Editorials

Physiotherapy for neck and back pain

BMJ 2005; 330 doi: https://doi.org/10.1136/bmj.330.7482.53 (Published 06 January 2005) Cite this as: BMJ 2005;330:53
  1. Nicholas Harvey, clinical research fellow,
  2. Cyrus Cooper, professor of rheumatology (cc@mrc.soton.ac.uk)
  1. MRC Epidemiology Resource Centre, University of Southampton, Southampton General Hospital, Southampton SO16 6YD
  2. MRC Epidemiology Resource Centre, University of Southampton, Southampton General Hospital, Southampton SO16 6YD

    We need to know who will benefit from which intervention

    Spinal pain is not a new problem. Back strain is mentioned in the oldest surviving surgical text, the Edwin Smith papyrus from 1500 BC. However, the place of mechanical spinal pain in medicine has changed dramatically over the centuries. As life expectancy and general health conditions have improved, neck and back pain have become major causes of morbidity and health expenditure.1 Back pain was recently estimated to affect around 17.3 million people in the United Kingdom at an annual cost of £1bn ($1.9bn; € 1.4bn) to the NHS and an additional £565m to private healthcare providers.1 The recent publication of three papers in the BMJ, including one in this issue, addressing the physiotherapeutic and manipulative treatment of spinal pain is therefore timely (p 75).24 It also coincides with the release of guidance from the Arthritis and Musculoskeletal Alliance.5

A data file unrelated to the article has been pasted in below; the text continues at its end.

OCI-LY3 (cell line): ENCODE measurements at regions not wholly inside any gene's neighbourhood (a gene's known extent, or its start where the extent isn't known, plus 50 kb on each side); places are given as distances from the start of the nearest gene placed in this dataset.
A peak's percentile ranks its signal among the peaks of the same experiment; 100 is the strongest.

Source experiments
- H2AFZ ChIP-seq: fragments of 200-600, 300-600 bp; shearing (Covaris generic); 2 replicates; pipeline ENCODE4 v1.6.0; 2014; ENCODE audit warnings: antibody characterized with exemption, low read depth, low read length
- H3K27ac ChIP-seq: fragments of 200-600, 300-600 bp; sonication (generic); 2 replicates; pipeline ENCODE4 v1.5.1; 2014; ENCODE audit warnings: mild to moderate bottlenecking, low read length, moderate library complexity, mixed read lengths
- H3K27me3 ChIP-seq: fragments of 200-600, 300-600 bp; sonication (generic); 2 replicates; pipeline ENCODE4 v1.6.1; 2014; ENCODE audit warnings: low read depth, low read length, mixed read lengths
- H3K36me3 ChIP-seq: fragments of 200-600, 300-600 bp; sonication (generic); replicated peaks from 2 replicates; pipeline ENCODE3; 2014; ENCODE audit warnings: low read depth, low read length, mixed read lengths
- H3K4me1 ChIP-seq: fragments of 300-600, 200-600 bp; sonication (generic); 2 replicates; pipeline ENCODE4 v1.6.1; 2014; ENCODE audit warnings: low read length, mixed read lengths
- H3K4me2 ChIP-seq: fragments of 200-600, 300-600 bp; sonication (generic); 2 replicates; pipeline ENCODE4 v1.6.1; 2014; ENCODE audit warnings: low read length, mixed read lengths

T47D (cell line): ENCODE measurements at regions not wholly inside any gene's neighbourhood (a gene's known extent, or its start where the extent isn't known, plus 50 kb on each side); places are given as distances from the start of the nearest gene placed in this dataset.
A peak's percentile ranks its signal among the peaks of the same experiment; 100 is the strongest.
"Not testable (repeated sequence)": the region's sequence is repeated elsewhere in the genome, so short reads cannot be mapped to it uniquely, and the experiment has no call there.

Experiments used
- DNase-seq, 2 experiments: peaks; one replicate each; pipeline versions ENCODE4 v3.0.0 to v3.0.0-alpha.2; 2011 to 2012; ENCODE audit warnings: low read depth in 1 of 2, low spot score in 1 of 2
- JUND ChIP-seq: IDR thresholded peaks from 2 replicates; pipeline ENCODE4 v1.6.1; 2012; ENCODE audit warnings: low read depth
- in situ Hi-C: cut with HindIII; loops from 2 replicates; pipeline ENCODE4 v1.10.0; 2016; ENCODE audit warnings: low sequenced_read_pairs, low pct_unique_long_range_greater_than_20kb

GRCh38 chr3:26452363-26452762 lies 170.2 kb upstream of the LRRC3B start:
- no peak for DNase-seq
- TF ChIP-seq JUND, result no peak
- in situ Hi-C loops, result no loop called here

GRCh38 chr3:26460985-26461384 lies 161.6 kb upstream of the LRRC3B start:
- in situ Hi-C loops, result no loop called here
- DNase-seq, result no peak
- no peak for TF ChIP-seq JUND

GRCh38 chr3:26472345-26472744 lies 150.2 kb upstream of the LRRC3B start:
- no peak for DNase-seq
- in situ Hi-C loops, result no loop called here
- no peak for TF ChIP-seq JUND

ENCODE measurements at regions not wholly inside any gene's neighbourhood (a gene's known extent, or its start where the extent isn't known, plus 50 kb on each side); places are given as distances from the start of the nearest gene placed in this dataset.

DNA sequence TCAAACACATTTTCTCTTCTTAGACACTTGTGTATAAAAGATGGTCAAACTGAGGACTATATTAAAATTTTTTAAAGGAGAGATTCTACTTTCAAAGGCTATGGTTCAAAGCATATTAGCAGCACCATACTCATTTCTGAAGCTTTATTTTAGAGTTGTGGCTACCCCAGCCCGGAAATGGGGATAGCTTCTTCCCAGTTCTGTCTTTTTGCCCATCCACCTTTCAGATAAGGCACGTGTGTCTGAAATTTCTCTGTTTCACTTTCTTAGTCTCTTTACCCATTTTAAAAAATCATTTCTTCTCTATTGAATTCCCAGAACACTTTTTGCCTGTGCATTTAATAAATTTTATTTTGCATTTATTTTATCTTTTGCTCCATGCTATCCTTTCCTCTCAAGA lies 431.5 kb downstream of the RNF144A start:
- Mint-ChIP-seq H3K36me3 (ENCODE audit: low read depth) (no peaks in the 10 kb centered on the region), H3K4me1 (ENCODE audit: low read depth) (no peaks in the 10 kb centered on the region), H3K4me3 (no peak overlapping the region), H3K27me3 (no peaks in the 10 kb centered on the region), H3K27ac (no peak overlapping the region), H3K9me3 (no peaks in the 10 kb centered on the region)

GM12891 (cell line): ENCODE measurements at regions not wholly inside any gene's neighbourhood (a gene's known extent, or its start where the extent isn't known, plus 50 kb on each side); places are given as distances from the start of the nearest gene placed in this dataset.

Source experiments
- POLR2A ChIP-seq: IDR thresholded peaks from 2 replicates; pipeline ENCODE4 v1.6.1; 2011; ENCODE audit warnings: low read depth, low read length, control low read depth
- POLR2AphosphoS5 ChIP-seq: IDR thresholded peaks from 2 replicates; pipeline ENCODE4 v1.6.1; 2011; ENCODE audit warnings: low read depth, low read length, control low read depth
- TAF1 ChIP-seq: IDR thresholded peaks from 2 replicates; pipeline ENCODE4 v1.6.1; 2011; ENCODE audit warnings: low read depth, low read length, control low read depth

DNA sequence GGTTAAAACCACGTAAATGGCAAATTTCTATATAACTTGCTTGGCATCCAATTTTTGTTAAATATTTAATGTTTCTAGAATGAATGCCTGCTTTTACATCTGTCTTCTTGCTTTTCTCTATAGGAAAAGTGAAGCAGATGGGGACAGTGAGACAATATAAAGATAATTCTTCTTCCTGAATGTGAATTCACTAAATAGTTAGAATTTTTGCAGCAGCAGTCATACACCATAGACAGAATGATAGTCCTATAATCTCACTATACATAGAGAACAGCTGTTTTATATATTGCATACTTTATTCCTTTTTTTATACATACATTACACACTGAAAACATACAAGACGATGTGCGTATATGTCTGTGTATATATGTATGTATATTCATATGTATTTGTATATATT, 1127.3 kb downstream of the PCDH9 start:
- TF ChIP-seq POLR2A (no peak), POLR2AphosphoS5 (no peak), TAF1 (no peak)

The alliance has brought together a multidisciplinary group to evaluate systematically the evidence for various interventions in spinal pain and determine clinical standards for their delivery. The guidance emphasises conservative management in the community by a variety of health professionals including physiotherapists, chiropractors, osteopaths, and musculoskeletal physicians. Only a small proportion of patients with so called red flag signs indicating serious underlying pathology should be referred without delay to …

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